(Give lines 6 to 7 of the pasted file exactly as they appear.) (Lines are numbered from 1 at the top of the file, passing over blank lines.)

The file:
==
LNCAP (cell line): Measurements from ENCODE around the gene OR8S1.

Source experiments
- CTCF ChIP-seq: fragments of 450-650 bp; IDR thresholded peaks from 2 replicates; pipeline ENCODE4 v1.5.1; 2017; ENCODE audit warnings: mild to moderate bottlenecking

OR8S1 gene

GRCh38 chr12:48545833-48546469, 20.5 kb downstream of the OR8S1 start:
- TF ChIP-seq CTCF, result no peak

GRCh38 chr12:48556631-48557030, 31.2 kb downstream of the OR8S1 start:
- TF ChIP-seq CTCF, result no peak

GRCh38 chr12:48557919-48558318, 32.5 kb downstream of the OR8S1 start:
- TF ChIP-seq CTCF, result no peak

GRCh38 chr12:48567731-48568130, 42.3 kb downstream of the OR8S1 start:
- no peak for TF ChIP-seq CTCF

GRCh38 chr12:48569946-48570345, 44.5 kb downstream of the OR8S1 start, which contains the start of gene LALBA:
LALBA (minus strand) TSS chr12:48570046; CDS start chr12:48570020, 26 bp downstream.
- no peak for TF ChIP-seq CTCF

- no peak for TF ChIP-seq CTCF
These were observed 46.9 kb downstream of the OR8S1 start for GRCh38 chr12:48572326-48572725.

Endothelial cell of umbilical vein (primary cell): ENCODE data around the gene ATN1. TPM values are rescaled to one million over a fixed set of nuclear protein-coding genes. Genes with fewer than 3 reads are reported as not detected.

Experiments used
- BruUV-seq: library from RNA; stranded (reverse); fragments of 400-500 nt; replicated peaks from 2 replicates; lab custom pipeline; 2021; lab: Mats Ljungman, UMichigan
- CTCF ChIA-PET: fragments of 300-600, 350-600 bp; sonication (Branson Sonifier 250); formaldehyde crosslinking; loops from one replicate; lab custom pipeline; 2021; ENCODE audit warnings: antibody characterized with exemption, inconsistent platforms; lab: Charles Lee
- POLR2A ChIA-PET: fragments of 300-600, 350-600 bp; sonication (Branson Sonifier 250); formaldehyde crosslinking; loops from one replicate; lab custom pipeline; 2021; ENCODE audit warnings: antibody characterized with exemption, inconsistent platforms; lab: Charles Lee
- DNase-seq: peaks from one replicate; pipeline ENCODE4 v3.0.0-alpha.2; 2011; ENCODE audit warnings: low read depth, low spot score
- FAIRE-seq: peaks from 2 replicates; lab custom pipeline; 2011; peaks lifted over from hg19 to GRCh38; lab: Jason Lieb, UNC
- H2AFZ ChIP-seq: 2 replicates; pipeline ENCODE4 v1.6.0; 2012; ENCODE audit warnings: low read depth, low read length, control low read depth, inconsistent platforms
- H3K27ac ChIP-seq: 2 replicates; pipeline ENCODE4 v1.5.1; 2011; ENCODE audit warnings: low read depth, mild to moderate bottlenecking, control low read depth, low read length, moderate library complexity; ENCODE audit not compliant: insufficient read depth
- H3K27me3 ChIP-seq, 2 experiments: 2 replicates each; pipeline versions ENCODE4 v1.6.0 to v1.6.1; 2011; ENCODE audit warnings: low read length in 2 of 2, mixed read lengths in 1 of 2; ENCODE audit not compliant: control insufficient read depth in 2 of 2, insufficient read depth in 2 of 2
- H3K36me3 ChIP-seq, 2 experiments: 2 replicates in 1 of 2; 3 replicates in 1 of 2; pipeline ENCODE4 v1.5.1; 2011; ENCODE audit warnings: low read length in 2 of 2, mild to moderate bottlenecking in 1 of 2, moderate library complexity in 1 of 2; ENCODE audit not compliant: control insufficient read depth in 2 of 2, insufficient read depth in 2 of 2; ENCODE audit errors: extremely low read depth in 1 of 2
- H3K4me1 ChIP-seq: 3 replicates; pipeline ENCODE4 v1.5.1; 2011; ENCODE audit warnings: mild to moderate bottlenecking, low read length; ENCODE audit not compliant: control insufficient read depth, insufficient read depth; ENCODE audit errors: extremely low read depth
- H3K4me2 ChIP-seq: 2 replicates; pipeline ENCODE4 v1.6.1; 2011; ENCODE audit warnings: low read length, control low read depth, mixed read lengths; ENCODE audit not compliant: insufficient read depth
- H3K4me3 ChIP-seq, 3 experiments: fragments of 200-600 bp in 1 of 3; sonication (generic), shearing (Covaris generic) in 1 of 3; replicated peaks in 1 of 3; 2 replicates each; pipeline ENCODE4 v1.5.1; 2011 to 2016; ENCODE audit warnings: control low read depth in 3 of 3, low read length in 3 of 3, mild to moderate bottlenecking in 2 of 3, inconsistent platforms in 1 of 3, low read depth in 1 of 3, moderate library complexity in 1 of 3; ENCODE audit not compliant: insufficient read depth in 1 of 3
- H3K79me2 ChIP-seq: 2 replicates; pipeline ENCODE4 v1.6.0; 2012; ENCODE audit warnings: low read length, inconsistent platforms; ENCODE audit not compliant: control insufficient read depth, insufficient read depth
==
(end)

- TF ChIP-seq CTCF, result no peak

GRCh38 chr12:48556631-48557030, 31.2 kb downstream of the OR8S1 start: